Missile Accidentally Launches Into Pakistan
An unarmed missile accidentally misfired from Indian soil landed 124 km inside Pakistan territory. India on Friday acknowledged "technical malfunction led to the accidental firing of a missile". New Delhi’s response came a day after Islamabad summoned the Indian Charge d’Affaires and lodged a strong protest against the incident. Pakistan was not amused, particularly as the missile damaged the wall of a residential building. The country has ordered an investigation into the incident and warned India “to be mindful of the unpleasant consequences of such negligence and take effective measures to avoid the recurrence of such violations in future.” Still, India tried to put a positive spin on the misfire. “While the incident is deeply regrettable, it is also a matter of relief that there has been no loss of life due to the accident.”
Under the pre-notification of flight testing of ballistic missiles agreement signed in 2005, each country must provide the other an advance notification on flight test it intends to take for any land or sea launched, suface-to-surface ballistic missile. Before the test, the country must issue Notice to Air Missions (NOTAM) or Navigational Warning (NAVAREA) to alert aviation pilots and seafarers, respectively. Also, the testing country must ensure that the launch site is not within 40 km, and the planned impact area is not within 75 km of either the International Boundary (IB) or the Line of Control (LoC). The planned trajectory should not cross the IB or the LoC and must maintain a horizontal distance of at least 40 km from the border. The testing country must notify the other nation “no less than three days in advance of the commencement of a five day launch window within which it intends to undertake flight tests of any land or sea launched, surface-to-surface ballistic missile”. The pre-notification has to be “conveyed through the respective Foreign Offices and the High Commissions, as per the format annexed to this Agreement.”
Pakistan had earlier alleged violation of its airspace by an Indian-origin “super-sonic flying object” which entered into Pakistan from Suratgarh in India at 6:43 pm (local time) on March 9. The object later fell on the ground near Mian Chunnu city in Pakistan's Punjab province at around 6:50 pm on the same day, causing damage to the civilian property. A striking aspect of the episode is that the missile changed direction mid-air. Pakistan said that after picking off from Sirsa, 104 km from the nearest point on the border, the missile cruised for around 70-80 km within Indian territory, moving southwest towards Mahajan Field Firing Range of the Indian armed forces, then suddenly changed direction to northwest, and entered Pakistani territory before hitting the ground 124 km inside.
Neither country has spelt out what kind of a missile it was. Pakistan has only called it a “supersonic” missile. Some experts have speculated that it was a test of one of India's top missiles, BrahMos, jointly developed with Russia. Other experts have wondered if the missile was a variant of the nuclear-capable Prithvi. Sources said some of the assets of the Strategic Forces command, which is responsible for India’s nuclear arsenal, are based close to the region from where the missile was fired. However, Indian ever tests Prithvi around this region, and only does so from Balasore.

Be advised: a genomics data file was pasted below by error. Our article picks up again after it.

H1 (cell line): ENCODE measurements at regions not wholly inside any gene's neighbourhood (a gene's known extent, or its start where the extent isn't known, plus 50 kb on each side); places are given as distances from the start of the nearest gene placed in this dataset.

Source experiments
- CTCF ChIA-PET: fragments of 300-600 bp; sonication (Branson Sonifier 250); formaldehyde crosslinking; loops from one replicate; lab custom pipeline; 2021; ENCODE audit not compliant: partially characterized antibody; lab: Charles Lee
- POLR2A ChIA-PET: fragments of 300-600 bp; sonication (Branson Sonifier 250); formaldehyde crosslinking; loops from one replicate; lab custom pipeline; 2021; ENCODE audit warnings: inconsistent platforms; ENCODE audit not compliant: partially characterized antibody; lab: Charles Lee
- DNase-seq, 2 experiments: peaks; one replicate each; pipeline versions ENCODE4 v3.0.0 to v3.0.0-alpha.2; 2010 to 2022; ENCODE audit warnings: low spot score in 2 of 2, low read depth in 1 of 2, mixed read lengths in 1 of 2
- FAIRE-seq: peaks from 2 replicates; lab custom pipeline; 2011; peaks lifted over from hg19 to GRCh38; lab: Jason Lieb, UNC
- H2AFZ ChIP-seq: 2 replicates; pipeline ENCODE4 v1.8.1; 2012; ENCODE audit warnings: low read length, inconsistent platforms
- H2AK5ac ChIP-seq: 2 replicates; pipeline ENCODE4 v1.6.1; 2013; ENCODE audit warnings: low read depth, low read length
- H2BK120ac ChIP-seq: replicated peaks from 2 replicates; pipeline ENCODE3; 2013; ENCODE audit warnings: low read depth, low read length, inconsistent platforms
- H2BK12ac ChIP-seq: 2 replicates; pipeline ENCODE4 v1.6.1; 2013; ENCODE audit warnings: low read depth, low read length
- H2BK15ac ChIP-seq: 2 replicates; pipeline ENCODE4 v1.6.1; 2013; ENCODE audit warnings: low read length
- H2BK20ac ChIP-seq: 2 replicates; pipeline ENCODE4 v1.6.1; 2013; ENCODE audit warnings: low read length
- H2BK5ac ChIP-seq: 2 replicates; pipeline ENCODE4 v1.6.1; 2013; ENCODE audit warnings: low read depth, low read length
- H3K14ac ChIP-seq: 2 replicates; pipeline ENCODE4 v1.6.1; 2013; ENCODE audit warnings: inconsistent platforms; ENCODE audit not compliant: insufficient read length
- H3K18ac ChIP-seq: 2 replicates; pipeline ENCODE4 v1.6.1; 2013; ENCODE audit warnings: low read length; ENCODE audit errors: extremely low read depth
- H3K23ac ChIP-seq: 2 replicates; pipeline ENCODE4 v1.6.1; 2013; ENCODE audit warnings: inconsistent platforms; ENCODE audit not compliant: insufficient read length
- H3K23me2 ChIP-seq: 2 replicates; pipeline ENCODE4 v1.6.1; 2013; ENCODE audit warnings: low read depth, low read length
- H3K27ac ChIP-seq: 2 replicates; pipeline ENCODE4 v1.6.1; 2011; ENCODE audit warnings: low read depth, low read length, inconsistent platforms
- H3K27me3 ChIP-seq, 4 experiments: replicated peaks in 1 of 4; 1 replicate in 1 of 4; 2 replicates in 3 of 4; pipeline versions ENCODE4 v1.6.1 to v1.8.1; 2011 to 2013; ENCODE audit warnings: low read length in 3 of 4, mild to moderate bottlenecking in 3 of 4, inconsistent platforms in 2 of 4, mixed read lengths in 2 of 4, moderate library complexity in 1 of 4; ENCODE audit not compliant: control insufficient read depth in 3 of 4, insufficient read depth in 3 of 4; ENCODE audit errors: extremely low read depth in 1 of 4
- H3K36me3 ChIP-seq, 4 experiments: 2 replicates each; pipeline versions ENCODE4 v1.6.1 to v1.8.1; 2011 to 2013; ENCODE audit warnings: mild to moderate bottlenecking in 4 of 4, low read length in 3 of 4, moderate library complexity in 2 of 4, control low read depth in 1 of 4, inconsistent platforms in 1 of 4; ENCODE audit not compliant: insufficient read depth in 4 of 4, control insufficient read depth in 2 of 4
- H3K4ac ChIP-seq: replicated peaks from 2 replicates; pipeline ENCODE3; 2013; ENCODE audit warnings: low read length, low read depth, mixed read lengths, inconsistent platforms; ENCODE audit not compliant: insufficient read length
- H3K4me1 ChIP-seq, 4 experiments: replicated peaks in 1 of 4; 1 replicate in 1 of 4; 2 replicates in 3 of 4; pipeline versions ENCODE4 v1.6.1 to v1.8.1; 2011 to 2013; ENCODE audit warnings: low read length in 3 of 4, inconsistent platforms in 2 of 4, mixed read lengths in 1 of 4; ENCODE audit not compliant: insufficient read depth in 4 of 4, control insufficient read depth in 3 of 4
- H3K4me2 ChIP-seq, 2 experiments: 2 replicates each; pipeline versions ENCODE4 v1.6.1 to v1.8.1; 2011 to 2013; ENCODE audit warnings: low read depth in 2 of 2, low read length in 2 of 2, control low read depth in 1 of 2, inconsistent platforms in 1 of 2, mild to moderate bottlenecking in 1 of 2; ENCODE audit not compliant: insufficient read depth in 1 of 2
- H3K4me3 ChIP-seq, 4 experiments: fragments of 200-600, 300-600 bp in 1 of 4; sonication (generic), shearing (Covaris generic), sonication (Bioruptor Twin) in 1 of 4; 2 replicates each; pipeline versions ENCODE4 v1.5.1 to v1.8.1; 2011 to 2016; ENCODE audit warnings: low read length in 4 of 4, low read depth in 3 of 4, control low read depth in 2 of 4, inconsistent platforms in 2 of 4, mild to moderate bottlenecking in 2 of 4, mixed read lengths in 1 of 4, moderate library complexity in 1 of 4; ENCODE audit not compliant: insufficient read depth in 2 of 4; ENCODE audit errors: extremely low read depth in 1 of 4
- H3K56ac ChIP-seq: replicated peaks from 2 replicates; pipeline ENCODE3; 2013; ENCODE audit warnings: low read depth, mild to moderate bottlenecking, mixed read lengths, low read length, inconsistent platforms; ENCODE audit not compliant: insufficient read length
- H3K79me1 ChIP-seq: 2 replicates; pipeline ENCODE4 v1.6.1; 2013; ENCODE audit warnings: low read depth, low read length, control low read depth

Think tank in New Delhi, said there are very few reasons for a missile to change its direction thus. He said the known facts are that “it flew, it took a path, that path was not normal, then it took a different direction, after doing nearly 100 km”. For a cruise missile, “you have to give target coordinates” when fired from the ground, and “after that she is on her own”. There are also some missiles for which the coordinates can be updated in flight. “First thing could be that the coordinates are not correct. But in this particular case, the missile has gone in a particular direction, and then turned. If it was wrong coordinates, it should have gone straight there. Because normally it will only turn in the last stages. So, the type of turn she has taken, that means the coordinates could not have had been wrong. Another possibility “is if somebody was to jam the missile while in flight, by some cyber means — a conjecture. Then the whole coordinates get affected, changing the direction.”
“A missile like that has a destruct fuse, which means from the ground you should be able to destroy it in flight if you think it has gone haywire. We do not know: was it loss of contact altogether, that you could not activate self-destroy?” What can also cause a malfunction is “if the target data that has been fed into the missile gets corrupted, then takes a different direction all together.” Had the missile crashed, “then we know some controls had failed... She had flown straight, then turned, then flown straight. She has not done any funny manoeuvres. Considering that, if she has not done any fancy manoeuvres, has sometime during flight the destination got corrupted?” He noted that cyber intervention is in neither country's interest. “Maybe it’s a one time failure inside, of one digit, in the coordinates. It’s not in India’s interest to do such a thing, nor in Pakistan’s interest... All that needs to come out. You don’t want a situation between two nuclear countries.”